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The argument in The Wealth of Nations by Adam Smith depends on the possibility of failure. Why is this so What implications does this have - Essay Example

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Adam Smith’s book “Wealth of Nations” seeks to explore the causes and the nature of a country’s prosperity and the natural principles that guided the accumulation and allocation of wealth within its society. The economic principles that are mooted in his book have become…
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The argument in The Wealth of Nations by Adam Smith depends on the possibility of failure. Why is this so What implications does this have
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Extract of sample "The argument in The Wealth of Nations by Adam Smith depends on the possibility of failure. Why is this so What implications does this have"

Download file to see previous pages Smith has based his theories about opulence on the general principle that man is not by nature a benevolent creature but is rather motivated by self interest to seek the best benefits for himself, it also follows that viewed from the other side of the coin, such actions to promote himself and improve his own welfare arise out of a reluctance to fail. The extent of man’s industriousness and motivation are dependent upon the depths to which he expects to fall if he fails.
Smith’s views were offered in the context of mercantilism where a protectionist policy on trade and a free market was preferred, under the mistaken notion that wealth could be preserved within the boundaries of rich nations only by preventing free trade. Smith contested the prevalent views that stated “England would soon be ruined by trade with foreign countries” and that “in almost all our commercial dealings with other nations, we are losers”, leading to the assumption that England would be drained of her wealth through such trade and this would lead to poverty.(Smith, 1775: I:18) Therefore the policy of protectionism was mooted by those who were afraid of failure and loss of the wealth and riches they had accrued.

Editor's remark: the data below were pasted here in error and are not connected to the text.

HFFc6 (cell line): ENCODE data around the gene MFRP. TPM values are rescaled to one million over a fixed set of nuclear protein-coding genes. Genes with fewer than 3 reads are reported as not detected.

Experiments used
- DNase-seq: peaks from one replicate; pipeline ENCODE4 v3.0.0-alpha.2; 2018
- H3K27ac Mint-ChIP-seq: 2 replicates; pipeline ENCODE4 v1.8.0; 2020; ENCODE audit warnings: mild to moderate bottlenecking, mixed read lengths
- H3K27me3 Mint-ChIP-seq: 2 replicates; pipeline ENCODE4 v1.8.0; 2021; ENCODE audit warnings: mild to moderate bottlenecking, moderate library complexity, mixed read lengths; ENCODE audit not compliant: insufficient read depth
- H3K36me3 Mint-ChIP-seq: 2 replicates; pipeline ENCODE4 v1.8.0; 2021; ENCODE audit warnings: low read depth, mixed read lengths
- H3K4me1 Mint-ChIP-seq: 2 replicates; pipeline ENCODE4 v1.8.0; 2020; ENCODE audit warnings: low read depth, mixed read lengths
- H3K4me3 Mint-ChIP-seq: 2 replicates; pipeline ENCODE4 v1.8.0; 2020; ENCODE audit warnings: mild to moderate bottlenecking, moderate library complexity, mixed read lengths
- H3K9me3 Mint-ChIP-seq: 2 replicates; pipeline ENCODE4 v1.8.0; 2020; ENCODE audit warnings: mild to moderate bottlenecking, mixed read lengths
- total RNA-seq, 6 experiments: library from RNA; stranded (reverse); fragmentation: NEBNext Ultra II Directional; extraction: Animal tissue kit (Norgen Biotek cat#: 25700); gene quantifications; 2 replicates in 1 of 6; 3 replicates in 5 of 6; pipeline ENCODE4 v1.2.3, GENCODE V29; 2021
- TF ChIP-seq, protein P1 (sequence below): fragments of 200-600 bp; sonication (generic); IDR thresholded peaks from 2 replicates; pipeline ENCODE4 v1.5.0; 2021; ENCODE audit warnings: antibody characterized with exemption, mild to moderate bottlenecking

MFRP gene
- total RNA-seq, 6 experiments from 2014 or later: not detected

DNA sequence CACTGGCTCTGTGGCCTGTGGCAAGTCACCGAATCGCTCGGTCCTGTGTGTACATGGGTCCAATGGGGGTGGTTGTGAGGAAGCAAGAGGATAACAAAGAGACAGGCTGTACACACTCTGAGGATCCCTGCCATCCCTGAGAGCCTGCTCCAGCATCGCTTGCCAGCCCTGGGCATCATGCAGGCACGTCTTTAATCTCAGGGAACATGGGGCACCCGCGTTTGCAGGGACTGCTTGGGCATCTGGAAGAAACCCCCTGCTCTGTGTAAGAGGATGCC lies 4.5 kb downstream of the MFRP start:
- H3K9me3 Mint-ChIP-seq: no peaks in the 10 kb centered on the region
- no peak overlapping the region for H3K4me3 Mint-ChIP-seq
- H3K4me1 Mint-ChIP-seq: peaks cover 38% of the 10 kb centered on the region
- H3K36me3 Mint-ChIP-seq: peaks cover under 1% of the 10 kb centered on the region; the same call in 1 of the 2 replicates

Smith on the contrary believed that money was not consumable and that the consumption of goods was the greatest source of wealth and also the source of man’s industry which led to additional wealth. Therefore, his views rebutted the belief that indulging in a free trade of goods would produce failure in that it would lead to a loss of wealth. He argued that inspite of the arguments that had been advanced by political writers for decades that “in a few years we would be reduced to an absolute state of poverty” , the realities of a system of free trade and exchange between nations actually demonstrated that rather than the feared loss of money actually coming through, “we find ourselves far richer than before.” (Smith, 1776, I:19).
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